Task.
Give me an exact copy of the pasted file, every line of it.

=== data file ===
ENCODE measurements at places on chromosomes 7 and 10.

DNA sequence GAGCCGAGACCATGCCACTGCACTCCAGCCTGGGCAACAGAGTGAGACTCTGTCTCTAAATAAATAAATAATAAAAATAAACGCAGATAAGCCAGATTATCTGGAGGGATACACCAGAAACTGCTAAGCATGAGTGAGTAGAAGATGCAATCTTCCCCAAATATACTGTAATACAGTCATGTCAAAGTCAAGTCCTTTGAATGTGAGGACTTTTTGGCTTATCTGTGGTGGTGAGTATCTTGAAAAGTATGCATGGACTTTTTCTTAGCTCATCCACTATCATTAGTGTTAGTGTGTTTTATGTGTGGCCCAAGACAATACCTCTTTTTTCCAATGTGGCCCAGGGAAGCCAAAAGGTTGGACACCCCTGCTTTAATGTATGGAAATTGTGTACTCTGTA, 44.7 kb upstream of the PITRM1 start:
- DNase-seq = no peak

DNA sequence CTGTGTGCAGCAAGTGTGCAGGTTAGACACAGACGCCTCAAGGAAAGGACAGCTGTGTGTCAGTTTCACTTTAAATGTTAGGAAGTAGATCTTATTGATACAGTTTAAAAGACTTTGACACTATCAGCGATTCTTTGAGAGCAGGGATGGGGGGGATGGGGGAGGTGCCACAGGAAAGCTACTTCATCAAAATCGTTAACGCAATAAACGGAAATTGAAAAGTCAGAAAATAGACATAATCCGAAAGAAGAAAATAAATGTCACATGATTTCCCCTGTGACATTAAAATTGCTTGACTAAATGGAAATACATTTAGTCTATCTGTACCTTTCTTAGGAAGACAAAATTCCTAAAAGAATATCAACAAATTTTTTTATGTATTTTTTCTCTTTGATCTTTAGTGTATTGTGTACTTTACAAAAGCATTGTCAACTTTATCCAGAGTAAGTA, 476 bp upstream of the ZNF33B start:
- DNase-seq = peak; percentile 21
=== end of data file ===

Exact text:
ENCODE measurements at places on chromosomes 7 and 10.

DNA sequence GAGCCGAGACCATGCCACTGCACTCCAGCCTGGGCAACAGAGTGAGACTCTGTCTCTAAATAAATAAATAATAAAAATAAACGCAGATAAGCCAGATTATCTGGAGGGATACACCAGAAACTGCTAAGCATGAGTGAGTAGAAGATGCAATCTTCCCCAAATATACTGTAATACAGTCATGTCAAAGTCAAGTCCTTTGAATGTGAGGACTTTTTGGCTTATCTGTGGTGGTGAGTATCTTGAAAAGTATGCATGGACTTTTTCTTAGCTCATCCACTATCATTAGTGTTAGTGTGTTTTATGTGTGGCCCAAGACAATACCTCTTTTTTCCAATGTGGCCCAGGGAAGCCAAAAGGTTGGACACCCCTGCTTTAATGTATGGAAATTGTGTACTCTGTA, 44.7 kb upstream of the PITRM1 start:
- DNase-seq = no peak

DNA sequence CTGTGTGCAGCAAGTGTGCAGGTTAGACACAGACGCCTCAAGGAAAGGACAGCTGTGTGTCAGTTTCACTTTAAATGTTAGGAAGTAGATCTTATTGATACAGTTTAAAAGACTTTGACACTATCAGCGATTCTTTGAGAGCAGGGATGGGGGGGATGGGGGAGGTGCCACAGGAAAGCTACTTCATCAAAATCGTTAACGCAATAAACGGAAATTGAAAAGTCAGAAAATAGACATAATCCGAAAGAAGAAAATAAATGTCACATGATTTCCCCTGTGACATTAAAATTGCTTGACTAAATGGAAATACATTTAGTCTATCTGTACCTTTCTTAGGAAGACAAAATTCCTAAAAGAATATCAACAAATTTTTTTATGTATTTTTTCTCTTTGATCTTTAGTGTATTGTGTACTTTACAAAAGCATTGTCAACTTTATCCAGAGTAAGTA, 476 bp upstream of the ZNF33B start:
- DNase-seq = peak; percentile 21